The units can also tell if they’ve been tampered with, air check can’t do that.
etc. etc. etc.

About the only thing you mentioned that I see as a concern would be theft.

Really talk to Jason or Terry at radalink, check them out at a conference or take one of their classes, see if you don’t agree after that.

I have had that happen over the last 10 Years…
If at the scheduled time of retrieval the monitor is missing, a call is immediately made to the Police to report the theft…
… In an Unoccupied Home, our monitor may not be the only thing missing…

If the Seller is denying / refusing us access to retrieve a monitor, a bill is sent every 48 hours for $150 (cost of test lost due to inactive monitor) to the Listing Agent’s Office… Police have also been called in these circumstances as well to report theft…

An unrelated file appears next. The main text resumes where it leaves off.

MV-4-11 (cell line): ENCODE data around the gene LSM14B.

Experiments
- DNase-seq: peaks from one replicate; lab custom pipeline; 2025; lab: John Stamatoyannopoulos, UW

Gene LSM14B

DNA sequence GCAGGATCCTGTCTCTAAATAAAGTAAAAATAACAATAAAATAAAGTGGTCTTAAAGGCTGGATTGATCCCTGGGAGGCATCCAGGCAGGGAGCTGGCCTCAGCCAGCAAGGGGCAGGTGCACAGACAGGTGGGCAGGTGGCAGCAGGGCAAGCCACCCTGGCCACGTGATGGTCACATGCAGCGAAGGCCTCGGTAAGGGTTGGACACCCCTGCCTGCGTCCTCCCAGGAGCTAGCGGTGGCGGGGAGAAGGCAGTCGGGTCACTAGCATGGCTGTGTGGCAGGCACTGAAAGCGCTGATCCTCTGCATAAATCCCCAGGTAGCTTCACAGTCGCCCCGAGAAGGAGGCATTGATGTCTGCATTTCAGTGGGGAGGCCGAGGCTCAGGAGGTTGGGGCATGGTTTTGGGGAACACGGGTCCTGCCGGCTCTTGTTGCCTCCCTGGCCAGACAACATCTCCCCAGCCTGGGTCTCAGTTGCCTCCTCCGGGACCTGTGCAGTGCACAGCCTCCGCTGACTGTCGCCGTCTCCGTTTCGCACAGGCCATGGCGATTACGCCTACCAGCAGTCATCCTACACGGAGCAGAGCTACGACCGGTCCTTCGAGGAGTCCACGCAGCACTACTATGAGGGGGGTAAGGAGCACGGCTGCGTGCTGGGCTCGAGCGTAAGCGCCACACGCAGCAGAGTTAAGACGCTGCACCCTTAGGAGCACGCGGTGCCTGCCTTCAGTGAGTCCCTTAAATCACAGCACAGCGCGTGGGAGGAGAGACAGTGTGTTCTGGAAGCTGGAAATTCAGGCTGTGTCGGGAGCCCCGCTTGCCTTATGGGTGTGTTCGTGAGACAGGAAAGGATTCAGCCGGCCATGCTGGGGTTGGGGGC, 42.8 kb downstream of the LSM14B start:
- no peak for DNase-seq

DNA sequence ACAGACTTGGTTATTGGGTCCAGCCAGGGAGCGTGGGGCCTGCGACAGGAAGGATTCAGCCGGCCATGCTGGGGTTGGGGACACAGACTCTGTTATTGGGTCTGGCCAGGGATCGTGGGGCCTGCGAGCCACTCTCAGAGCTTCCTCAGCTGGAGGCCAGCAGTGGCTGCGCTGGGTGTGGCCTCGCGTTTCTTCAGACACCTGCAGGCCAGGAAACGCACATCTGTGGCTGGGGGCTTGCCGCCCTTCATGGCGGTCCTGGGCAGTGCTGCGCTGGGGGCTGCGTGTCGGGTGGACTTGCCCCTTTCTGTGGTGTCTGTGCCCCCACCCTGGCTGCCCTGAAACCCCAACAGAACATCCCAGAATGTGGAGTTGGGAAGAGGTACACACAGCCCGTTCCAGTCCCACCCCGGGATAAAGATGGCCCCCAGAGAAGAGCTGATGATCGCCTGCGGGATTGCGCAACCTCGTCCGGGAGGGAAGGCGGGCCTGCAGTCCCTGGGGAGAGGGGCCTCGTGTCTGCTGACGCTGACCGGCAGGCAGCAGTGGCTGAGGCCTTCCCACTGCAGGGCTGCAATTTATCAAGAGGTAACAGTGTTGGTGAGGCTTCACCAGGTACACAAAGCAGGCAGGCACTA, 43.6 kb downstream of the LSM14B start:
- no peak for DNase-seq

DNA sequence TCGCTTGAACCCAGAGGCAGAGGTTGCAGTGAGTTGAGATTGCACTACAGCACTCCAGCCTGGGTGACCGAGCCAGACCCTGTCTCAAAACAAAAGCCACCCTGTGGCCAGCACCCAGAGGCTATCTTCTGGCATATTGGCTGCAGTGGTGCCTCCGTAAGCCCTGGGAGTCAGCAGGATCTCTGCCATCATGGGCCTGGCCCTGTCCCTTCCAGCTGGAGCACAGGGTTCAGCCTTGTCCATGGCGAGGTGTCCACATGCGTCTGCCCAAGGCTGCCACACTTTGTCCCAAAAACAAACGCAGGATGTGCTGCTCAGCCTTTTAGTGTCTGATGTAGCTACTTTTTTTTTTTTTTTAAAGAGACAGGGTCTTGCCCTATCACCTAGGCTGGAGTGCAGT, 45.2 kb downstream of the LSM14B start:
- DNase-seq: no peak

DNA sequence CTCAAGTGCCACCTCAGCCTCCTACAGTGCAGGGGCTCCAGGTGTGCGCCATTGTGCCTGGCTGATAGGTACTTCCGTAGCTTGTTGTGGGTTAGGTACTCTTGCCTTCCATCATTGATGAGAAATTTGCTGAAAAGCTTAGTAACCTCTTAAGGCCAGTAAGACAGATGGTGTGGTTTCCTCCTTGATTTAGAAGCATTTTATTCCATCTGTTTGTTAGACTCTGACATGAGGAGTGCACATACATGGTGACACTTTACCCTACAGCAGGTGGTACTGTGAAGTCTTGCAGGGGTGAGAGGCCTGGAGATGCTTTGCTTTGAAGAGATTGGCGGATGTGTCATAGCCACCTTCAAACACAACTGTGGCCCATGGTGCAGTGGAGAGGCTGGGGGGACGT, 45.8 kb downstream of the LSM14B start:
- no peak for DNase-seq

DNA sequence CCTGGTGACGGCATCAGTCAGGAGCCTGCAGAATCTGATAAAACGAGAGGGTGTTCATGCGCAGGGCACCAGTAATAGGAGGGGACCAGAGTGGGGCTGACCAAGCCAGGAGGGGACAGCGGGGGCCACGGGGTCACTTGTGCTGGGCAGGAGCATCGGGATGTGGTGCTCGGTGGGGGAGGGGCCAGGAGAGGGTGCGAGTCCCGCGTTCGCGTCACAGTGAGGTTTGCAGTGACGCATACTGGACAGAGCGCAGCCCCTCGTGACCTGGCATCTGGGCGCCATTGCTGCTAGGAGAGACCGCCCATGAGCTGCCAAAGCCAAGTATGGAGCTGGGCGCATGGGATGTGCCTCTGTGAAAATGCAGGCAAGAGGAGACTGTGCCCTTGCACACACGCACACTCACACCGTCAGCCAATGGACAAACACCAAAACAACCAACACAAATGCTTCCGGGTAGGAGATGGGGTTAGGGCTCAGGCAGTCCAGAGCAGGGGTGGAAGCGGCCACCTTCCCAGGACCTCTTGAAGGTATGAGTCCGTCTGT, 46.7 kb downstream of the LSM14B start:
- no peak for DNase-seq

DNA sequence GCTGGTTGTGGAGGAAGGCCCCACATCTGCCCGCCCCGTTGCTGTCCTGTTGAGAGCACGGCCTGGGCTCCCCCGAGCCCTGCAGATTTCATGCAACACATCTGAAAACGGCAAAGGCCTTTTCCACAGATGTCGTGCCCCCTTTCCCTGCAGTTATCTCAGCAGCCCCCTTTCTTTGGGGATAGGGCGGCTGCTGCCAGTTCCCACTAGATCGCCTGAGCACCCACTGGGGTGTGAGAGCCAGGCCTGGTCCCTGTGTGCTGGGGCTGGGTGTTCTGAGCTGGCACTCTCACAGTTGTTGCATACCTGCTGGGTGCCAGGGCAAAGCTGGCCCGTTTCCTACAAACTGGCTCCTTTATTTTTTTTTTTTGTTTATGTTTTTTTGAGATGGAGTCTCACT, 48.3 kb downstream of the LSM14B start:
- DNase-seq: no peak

Again, these were extreme and infrequent circumstances…

With Air Chek I can do an unlimited number of test at multiple properties if I wanted to how many can you do at any given time using Radalink? How many machines have you invested in?

Personally, I’m just starting out with Radon and only need one machine at this time. Not being in an area known for high Radon levels we don’t get a request for testing at every home like they do in other areas. So it works well for me.

The program I have with Radalink is $75 a month, they send me a newly calibrated unit every 6 months, I send the old one back postage prepaid by Radalink. I get test results in under 2 hours (usually 15 min.) and the report includes time, temperature, relative humidity, barometric pressure etc. charted hourly over the total test time. They have other programs for those who need several monitors also.